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Mycobacterial trehalose dimycolate reprograms macrophage global gene expression and activates matrix metalloproteinases.

TitleMycobacterial trehalose dimycolate reprograms macrophage global gene expression and activates matrix metalloproteinases.
Publication TypeJournal Article
Year of Publication2013
AuthorsSakamoto K, Kim MJeong, Rhoades ER, Allavena RE, Ehrt S, Wainwright HC, Russell DG, Rohde KH
JournalInfect Immun
Volume81
Issue3
Pagination764-76
Date Published2013 Mar
ISSN1098-5522
KeywordsAnimals, Cord Factors, Gene Expression Regulation, Granuloma, Humans, Macrophages, Matrix Metalloproteinases, Mice, Mice, Inbred C57BL, Mice, Knockout, Mycobacterium tuberculosis, Myeloid Differentiation Factor 88, Oligonucleotide Array Sequence Analysis, RNA, Transcriptome
Abstract

Trehalose 6,6'-dimycolate (TDM) is a cell wall glycolipid and an important virulence factor of mycobacteria. In order to study the role of TDM in the innate immune response to Mycobacterium tuberculosis, microarray analysis was used to examine gene regulation in murine bone marrow-derived macrophages in response to 90-μm-diameter polystyrene microspheres coated with TDM. A large number of genes, particularly those involved in the immune response and macrophage function, were up- or downregulated in response to these TDM-coated beads compared to control beads. Genes involved in the immune response were specifically upregulated in a myeloid differentiation primary response gene 88 (MyD88)-dependent manner. The complexity of the transcriptional response also increased greatly between 2 and 24 h. Matrix metalloproteinases (MMPs) were significantly upregulated at both time points, and this was confirmed by quantitative real-time reverse transcription-PCR (RT-PCR). Using an in vivo Matrigel granuloma model, the presence and activity of MMP-9 were examined by immunohistochemistry and in situ zymography (ISZ), respectively. We found that TDM-coated beads induced MMP-9 expression and activity in Matrigel granulomas. Macrophages were primarily responsible for MMP-9 expression, as granulomas from neutrophil-depleted mice showed staining patterns similar to that for wild-type mice. The relevance of these observations to human disease is supported by the similar induction of MMP-9 in human caseous tuberculosis (TB) granulomas. Given that MMPs likely play an important role in both the construction and breakdown of tuberculous granulomas, our results suggest that TDM may drive MMP expression during TB pathogenesis.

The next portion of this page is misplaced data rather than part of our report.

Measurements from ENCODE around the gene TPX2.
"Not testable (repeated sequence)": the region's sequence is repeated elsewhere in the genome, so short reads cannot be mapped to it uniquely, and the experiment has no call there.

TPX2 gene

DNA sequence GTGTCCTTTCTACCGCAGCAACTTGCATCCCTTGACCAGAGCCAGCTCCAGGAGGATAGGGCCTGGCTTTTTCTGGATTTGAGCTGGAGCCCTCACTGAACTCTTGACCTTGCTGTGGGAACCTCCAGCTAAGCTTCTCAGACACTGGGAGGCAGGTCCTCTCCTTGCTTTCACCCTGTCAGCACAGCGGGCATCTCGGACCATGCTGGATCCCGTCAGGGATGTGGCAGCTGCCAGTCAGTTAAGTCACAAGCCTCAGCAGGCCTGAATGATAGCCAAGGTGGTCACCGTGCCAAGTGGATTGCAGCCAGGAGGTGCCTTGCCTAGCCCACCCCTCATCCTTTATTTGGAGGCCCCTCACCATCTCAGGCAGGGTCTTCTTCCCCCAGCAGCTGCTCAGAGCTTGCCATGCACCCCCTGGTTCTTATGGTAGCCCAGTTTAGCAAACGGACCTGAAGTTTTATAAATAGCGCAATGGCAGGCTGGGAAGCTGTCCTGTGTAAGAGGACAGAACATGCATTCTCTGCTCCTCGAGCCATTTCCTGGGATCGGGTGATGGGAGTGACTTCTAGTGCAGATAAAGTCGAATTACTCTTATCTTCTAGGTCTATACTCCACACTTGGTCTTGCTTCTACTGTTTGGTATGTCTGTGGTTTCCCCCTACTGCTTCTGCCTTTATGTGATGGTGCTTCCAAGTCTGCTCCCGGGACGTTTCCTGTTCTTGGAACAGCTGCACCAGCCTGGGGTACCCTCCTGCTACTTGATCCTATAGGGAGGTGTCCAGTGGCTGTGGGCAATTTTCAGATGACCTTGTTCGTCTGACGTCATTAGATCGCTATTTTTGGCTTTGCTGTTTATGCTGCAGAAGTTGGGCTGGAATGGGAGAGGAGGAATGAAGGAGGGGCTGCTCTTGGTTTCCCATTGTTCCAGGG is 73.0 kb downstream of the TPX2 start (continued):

DOI10.1128/IAI.00906-12
Alternate JournalInfect Immun
PubMed ID23264051
PubMed Central IDPMC3584883
Grant ListR01 AI067027 / AI / NIAID NIH HHS / United States
R01 HL055936 / HL / NHLBI NIH HHS / United States
AI067027 / AI / NIAID NIH HHS / United States
HL055936 / HL / NHLBI NIH HHS / United States

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